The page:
It’s the Sprawl, Stupid — The Budget Buster No One’s Talking About

Buffalo tripled its area served by infrastructure between 1950 and 2000 but added no population. And we wonder why states are broke. Photo: Urbanophile

Across the nation, there’s a lot of hand wringing going on about how state budget crises will affect local communities. Will trash pickup be less frequent? Will senior services be cut? How will the schools be affected?

All of this obscures, to a certain extent, one of the major ways we got ourselves into this mess in the first place. For roughly 50 years, states have allowed and encouraged their metro areas to grow outward, building countless miles of new roads, sewers, and other infrastructure with little regard for the sustainability and efficiency of the new communities.

This trend is particularly disastrous in places that have had stagnant or declining populations, as Aaron Renn from the Urbanophile explains:

Think Chicago (where the region only gained 362,000 people and the city lost 200,000), or Detroit or Cleveland. In these places sprawl is simply sucking the life out of the heart of the region. This was perhaps best shown in Buffalo, which Chuck Banas described as an example of “sprawl in its purest form.” Between 1950 and 2000, the Buffalo region tripled its urban footprint, but added effectively no population.

Wonder why Illinois and Chicago are in such a horrible fiscal crisis? Yes, Springfield is dysfunctional. Yes, there are sweetheart union deals. This is all true. But the massive exurbanization of the region while the core (excepting the “core of the core”) declines is a massive drain on the treasury. Huge sums of money are being pumped into serving these areas, whether that be a Metra line extension to Elburn or brand new Ogden Ave. in Oswego. This investment is being made at a time when the existing infrastructure cannot be maintained. And that new urbanized footprint has to be maintained itself and operated in perpetuity. Plus, the rump suburbs and neighborhoods being left behind get turned into de facto wards of the state or federal government, a costly enterprise in its own right. It should be totally unsurprising that we’re in a fiscal mess here.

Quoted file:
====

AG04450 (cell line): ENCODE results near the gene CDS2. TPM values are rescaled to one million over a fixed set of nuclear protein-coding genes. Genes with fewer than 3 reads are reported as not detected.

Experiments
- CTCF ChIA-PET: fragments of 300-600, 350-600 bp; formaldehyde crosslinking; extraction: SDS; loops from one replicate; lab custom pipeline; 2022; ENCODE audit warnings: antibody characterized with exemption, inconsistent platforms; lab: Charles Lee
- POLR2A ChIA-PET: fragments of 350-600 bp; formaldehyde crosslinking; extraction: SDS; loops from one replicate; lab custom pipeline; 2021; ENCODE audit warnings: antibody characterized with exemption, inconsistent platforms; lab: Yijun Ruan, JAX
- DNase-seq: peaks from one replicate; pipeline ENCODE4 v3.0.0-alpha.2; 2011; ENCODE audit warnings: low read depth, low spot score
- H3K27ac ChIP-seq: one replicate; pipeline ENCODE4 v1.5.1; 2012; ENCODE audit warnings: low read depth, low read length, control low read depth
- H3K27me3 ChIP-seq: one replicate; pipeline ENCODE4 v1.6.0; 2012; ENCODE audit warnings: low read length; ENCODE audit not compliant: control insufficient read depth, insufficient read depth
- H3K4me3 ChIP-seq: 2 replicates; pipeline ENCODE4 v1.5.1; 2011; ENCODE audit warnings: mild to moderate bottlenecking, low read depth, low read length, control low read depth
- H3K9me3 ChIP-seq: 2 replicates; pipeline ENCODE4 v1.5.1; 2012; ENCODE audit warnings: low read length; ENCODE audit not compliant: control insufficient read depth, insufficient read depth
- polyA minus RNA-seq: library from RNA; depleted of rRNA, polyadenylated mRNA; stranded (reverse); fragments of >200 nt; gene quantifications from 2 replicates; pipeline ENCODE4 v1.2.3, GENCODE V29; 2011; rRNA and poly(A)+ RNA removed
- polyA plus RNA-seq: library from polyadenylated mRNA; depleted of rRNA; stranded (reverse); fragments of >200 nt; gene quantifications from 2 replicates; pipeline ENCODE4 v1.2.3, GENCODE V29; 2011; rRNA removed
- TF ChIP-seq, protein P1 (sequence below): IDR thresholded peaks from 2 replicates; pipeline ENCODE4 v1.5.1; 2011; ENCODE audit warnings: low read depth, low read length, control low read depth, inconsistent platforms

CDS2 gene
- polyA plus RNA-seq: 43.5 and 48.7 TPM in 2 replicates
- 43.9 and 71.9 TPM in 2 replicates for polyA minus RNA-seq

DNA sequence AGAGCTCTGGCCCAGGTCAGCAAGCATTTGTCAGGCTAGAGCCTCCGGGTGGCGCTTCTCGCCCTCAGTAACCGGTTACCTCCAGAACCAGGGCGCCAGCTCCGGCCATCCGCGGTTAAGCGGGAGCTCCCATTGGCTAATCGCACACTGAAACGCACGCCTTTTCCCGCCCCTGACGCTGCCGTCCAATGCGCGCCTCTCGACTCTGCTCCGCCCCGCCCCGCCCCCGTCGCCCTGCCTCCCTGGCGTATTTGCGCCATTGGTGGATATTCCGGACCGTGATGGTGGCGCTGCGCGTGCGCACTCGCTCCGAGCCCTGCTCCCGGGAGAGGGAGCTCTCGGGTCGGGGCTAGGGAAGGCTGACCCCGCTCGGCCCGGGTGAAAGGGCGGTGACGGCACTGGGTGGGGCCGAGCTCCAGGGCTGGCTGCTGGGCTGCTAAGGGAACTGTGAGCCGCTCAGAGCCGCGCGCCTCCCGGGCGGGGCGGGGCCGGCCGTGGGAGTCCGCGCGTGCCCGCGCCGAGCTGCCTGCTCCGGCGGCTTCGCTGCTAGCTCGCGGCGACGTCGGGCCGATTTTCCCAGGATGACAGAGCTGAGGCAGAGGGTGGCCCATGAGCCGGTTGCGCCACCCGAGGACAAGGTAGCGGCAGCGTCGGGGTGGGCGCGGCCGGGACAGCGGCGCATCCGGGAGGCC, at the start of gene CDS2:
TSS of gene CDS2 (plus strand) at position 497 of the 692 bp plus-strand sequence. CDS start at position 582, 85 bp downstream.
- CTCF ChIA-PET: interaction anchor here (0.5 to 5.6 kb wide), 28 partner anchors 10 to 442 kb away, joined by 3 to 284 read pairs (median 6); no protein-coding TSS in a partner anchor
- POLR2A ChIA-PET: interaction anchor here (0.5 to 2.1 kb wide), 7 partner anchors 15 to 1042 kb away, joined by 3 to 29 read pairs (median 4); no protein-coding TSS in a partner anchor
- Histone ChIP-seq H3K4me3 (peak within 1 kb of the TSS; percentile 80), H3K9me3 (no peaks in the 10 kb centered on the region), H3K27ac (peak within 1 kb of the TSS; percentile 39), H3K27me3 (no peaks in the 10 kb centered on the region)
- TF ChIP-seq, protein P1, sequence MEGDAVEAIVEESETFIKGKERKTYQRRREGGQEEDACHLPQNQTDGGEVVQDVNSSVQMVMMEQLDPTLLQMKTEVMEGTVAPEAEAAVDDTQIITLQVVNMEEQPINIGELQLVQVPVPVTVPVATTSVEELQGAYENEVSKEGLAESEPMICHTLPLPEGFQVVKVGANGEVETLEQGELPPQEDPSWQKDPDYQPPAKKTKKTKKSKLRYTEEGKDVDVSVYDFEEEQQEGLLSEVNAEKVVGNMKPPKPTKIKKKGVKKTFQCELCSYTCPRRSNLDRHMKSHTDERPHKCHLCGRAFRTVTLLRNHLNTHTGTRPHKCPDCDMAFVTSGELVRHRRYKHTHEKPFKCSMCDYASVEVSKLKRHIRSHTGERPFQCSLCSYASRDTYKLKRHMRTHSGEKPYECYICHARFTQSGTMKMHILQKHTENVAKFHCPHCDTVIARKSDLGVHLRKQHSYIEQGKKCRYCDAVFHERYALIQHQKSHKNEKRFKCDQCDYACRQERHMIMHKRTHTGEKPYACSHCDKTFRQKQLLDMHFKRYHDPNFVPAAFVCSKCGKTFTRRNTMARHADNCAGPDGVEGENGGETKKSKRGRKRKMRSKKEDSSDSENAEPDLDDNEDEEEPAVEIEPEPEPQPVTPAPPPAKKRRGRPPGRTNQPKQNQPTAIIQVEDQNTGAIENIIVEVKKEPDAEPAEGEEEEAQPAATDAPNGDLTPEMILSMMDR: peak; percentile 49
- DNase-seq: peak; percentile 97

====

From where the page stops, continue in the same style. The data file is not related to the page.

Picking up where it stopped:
Michigan and Ohio are even worse. Michigan as a whole lost population. The Detroit region did as well, yet there are still all sorts of highway expansion projects on the books there. In Ohio, the state is widening roads in Cleveland while the population on a regional basis dropped. As Ed Glaeser noted, the problem with shrinking cities is that they have too much infrastructure relative to population, so why build even more infrastructure you have to maintain? During the stimulus, Ohio’s #1 highway project was a $150 million bypass around a town of 5,000. With decisions like these, it is any wonder these states are in trouble?

Budget cuts are going to be painful in Ohio and Michigan and lots of other places. They were inevitable, recession or not, in part because this type of development is simply not sustainable, economically or otherwise. It’s unfortunate that the leaders in these states haven’t taken this opportunity to reexamine some of the macro-level policy decisions that led to the current crisis.

The more politically expedient thing seems to be talking tough about union contracts, or even transit and schools. In Wisconsin, Scott Walker is actually planning to expand highway spending, while taking a hacksaw to everything else. But budget cuts alone can’t help these states out of the disaster they have created until they acknowledge the huge public expense of building and maintaining sprawl. Until then, all this talk of “fiscal conservatism” is just that: talk.

Elsewhere on the Network today: Walkable Dallas-Fort Worth maps the city’s outdoor cafes as a rough approximation of the region’s most vibrant urban places. Wash Cycle celebrates the expansion of Capital Bikeshare. And Chris Leinberger at The New Republic examines how demographic analysis from Joel Kotkin and Wendell Cox gives an incomplete picture of the demand for walkable, urban places.